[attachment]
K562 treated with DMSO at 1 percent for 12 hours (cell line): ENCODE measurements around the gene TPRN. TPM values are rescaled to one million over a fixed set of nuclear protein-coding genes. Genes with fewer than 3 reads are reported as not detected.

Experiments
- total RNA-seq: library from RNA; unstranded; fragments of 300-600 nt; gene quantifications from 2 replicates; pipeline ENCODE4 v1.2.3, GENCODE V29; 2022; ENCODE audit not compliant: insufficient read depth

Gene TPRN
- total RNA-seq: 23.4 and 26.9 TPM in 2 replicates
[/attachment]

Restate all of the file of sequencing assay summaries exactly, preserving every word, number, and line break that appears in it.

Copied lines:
K562 treated with DMSO at 1 percent for 12 hours (cell line): ENCODE measurements around the gene TPRN. TPM values are rescaled to one million over a fixed set of nuclear protein-coding genes. Genes with fewer than 3 reads are reported as not detected.

Experiments
- total RNA-seq: library from RNA; unstranded; fragments of 300-600 nt; gene quantifications from 2 replicates; pipeline ENCODE4 v1.2.3, GENCODE V29; 2022; ENCODE audit not compliant: insufficient read depth

Gene TPRN
- total RNA-seq: 23.4 and 26.9 TPM in 2 replicates